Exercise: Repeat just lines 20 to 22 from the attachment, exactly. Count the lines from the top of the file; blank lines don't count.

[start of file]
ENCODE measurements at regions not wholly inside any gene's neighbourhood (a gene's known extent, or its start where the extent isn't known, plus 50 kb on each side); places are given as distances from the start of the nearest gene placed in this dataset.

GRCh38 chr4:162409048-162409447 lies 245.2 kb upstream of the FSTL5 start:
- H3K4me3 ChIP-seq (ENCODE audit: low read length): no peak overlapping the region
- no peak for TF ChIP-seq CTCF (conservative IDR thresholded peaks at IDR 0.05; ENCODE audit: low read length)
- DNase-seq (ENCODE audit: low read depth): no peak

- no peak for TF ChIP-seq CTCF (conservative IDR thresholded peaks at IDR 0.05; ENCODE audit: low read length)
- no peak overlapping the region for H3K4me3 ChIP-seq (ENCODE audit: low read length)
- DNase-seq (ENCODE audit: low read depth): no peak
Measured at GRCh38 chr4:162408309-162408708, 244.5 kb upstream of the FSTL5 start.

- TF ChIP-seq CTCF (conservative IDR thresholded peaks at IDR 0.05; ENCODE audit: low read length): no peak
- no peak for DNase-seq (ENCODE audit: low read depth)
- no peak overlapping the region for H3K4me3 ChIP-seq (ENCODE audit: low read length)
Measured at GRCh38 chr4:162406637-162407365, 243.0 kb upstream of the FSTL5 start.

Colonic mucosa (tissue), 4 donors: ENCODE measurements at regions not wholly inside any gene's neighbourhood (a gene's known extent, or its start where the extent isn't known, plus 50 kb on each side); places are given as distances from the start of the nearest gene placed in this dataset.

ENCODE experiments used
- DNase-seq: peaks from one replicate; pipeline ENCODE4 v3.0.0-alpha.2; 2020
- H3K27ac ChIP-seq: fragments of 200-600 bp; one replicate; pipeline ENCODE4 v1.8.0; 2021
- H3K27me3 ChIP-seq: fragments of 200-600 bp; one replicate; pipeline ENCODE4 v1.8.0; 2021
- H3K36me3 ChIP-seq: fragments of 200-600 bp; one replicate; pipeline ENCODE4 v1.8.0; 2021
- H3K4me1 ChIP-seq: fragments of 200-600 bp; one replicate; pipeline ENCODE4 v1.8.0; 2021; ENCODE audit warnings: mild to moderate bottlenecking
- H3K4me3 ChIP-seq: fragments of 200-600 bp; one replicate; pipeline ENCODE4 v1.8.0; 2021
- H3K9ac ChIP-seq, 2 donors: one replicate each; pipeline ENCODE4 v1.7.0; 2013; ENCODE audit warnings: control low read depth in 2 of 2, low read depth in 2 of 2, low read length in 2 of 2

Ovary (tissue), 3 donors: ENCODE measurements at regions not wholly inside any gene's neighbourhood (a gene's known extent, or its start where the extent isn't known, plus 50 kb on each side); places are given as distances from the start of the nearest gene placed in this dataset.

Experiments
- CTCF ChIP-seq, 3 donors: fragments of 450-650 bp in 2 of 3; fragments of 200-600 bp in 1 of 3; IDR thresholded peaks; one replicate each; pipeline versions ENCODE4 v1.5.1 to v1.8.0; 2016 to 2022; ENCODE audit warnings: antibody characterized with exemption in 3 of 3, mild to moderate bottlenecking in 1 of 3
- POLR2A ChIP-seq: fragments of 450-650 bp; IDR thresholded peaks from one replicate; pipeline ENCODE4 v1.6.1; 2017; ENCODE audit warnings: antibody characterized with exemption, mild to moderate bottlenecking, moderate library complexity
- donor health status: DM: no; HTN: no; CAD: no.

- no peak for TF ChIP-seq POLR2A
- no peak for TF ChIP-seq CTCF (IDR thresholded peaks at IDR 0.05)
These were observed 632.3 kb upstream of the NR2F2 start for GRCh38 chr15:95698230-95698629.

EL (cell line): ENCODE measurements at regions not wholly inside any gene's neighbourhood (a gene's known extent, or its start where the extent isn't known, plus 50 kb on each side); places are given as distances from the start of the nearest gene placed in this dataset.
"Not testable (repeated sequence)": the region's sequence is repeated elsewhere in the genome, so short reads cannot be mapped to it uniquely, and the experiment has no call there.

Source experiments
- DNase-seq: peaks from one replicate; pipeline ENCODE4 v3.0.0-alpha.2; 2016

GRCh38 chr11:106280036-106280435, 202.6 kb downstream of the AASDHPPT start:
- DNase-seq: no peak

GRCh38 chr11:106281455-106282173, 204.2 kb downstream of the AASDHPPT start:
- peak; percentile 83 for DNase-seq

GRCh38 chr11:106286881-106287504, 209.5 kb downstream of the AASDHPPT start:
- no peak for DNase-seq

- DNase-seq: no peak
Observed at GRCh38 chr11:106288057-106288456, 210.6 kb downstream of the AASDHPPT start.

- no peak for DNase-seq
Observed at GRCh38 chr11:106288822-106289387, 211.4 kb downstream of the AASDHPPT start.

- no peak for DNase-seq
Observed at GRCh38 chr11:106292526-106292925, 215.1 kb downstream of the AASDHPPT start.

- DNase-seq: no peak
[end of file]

- H3K4me1 ChIP-seq: fragments of 200-600 bp; one replicate; pipeline ENCODE4 v1.8.0; 2021; ENCODE audit warnings: mild to moderate bottlenecking
- H3K4me3 ChIP-seq: fragments of 200-600 bp; one replicate; pipeline ENCODE4 v1.8.0; 2021
- H3K9ac ChIP-seq, 2 donors: one replicate each; pipeline ENCODE4 v1.7.0; 2013; ENCODE audit warnings: control low read depth in 2 of 2, low read depth in 2 of 2, low read length in 2 of 2